Friday, January 7, 2011

Why "oh well" should become an author's favorite words

On the eve of the 3rd anniversary of my debut novel, I HEART YOU, YOU HAUNT ME (I know. Three years? Really? Wow!) I've been thinking about the realities of being a published author. So, lucky you, you get to hear some of my rambling thoughts today.

Many writers pursue publication for years.

Years and years and years.

And when it finally happens, when a hard working writer finally gets the deal, he is ecstatic. Like, over-the-moon happy.

It's going to be a BOOK! A real, live, honest-to-goodness book that people can pull off of shelf, open the cover with his name on the *front cover*, and read. Yes, people will read the words he sweated and slaved over, trying to create a story that would move a reader, amaze a reader, and stay with a reader for a long, long time.

Cartwheels are done. Champagne is popped. Gratitude is expressed right and left, up and down for the opportunity to be published. It feels SO good!

But often, after weeks or months of dreaming about the book out in the world, the vision starts to shift. It's not just an imaginary shelf somewhere, it's a shelf in Barnes and Noble, and every single one of the independents across the country. The author may start to imagine the book face out on the "New Releases" shelf. Or, even better, "The Best of..." shelf.

The author starts to wonder about reviews. Will they be good? Will there be *stars* involved? If it's starred, lots and lots of libraries will pick it up. Awesome. Maybe it will make special lists, or maybe, even better, it will win awards! Awards? Oh my word, it could win awards!!!

Hope is abundant in those months leading up to the release. And it makes sense, doesn't it? Hope kept that hard-working writer going, year after year, despite the rejections that piled up. Hard-working writers live and *breathe* hope.

And then, the day comes. The book is out. And here is where, for too many authors, it all goes to hell. One or both of the chains pass, so when the author goes to find it in a bookstore, he can't. Furthermore, it only gets one or two reviews, and they are so-so. One of those might even be bad. Buzz around the internet is for other books who have a big publisher push behind them. And the author wonders, why? Not just one why, but a hundred whys. Why didn't the bookstores want to carry it? Why didn't my publisher want to market it better? Why didn't I get a book tour like other authors I've seen at my book store? Why, why, why?

The elation the writer felt when the champagne was popped has vanished, and in its place, the writer finds disappointment and feelings of failure.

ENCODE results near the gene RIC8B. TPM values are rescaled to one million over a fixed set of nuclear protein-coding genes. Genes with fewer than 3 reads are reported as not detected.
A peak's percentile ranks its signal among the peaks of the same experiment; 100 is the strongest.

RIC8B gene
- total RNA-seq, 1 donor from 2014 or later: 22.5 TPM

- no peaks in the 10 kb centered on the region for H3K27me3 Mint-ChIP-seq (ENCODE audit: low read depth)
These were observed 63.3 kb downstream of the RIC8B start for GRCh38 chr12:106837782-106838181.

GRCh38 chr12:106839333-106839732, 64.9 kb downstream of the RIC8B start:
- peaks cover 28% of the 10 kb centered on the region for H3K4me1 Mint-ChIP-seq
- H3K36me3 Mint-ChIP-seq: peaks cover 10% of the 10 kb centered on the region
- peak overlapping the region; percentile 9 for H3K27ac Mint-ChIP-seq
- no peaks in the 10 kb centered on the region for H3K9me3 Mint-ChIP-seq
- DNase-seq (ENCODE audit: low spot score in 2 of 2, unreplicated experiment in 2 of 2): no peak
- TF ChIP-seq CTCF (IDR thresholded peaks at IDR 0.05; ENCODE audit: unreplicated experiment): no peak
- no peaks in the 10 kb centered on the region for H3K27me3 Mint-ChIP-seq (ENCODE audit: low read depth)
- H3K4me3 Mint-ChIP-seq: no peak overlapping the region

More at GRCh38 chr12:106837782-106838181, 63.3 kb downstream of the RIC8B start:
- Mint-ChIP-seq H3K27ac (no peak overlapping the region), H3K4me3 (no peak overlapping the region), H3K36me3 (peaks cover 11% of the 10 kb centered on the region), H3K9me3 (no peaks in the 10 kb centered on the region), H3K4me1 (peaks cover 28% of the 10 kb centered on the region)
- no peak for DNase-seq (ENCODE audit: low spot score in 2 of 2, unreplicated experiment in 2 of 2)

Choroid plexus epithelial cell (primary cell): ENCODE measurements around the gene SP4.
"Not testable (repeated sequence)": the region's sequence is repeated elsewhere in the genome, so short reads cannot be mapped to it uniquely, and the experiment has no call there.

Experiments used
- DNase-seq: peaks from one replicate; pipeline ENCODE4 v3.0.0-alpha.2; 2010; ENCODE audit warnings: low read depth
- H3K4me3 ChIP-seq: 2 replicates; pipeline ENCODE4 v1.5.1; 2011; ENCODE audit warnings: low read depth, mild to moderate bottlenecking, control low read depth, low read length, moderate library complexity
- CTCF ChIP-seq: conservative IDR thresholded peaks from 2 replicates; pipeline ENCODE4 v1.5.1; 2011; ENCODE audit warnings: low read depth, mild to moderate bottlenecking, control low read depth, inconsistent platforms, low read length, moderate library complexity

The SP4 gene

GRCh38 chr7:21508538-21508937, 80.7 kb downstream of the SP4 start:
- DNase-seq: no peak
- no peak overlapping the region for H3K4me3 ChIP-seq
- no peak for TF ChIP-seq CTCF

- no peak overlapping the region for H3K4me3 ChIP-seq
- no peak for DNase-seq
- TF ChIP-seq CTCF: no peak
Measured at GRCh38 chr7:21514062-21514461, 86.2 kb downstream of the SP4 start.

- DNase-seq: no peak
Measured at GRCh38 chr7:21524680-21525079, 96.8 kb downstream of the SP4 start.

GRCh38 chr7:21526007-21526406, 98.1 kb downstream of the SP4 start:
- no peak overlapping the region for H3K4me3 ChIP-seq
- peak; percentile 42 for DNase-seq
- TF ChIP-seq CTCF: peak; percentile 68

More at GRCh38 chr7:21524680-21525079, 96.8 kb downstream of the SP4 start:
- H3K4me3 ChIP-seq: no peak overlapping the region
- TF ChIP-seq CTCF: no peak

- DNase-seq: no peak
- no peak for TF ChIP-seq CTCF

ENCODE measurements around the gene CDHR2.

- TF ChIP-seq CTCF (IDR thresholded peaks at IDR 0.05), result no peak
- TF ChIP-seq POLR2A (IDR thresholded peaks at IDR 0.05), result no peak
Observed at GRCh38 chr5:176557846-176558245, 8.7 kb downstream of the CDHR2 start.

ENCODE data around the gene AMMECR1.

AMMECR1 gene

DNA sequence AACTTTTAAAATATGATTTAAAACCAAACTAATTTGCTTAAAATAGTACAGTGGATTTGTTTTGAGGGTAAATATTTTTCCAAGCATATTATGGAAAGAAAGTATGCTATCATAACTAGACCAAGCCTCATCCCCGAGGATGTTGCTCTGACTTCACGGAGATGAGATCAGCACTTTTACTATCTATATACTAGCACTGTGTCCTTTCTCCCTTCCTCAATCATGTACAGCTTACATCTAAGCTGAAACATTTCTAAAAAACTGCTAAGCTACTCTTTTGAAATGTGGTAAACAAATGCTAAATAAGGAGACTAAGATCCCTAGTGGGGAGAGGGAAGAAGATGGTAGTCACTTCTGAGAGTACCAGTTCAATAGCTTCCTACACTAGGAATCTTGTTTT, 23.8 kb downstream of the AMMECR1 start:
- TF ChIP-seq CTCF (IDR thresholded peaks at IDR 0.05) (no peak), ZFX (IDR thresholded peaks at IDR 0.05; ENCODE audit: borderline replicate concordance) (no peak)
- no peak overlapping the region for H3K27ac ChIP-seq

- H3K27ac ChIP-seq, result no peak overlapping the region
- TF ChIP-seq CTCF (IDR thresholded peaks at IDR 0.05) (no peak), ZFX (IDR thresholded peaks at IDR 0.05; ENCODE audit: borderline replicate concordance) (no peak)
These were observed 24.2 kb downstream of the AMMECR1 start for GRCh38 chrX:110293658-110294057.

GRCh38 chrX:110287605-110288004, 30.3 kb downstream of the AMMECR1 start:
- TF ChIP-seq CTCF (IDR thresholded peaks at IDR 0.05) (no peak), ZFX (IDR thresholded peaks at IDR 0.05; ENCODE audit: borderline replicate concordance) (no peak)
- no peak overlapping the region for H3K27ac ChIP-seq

The big question then becomes - what next.

In the months leading up to the release of I HEART YOU, YOU HAUNT ME, I wrote like a crazy person. I had one novel ready to go and another novel started. The completed novel was rejected. That's the way it goes sometimes. But the other novel, what eventually became FAR FROM YOU, became the novel I worked on in those months immediately following the release of I HEART YOU.

Now, yes, I HEART YOU made it into bookstores. It got pretty good reviews (no stars though). It sold well, and in fact, much better than I think anyone expected. And sure, I was happy about that, of course. How could I not be? But I had let it go a long time ago, in case none of those things happened. I had mostly released it from my mind and my heart, wished it well, and moved on.

Now some will say, No, no way Lisa, you don't know what it's like. You can't relate. You haven't really been there.

But I can relate because none of my books have sold as well as that first book. FAR FROM YOU, my second novel, came out in December 2008, when it felt like the world was about to fall out from underneath us. When people were getting laid off right and left and it felt like a second Great Depression was imminent. Expectations were high for that book based on how well I HEART YOU did, and guess what? Books were returned to the warehouse in droves. And not because it was a bad book, but because that's just how it goes sometimes. Things happen, books don't sell, expectations aren't met.

Oh well.

Yes, you read that right - oh well! It's NOT the end of the world!! And it doesn't have to be the end of your career either. Really and truly, it doesn't.

Remember when you'd query agents and you'd get rejected and sure, you might take a couple of days to be sad over a particularly hard rejection, but eventually you'd say, "oh well," and you'd submit again? So why can't you use those words now, when your book isn't selling the way you'd hoped it would?

I think writers should celebrate the sale. Then, work damn hard on revisions and make it the absolute best book you can make it. And when you send those final pages back, and you've done everything you're going to do on it, you need to open Scrivener or Word, and start in on a new project. Or if you don't know what to write next, brainstorm ideas for a week until you have one.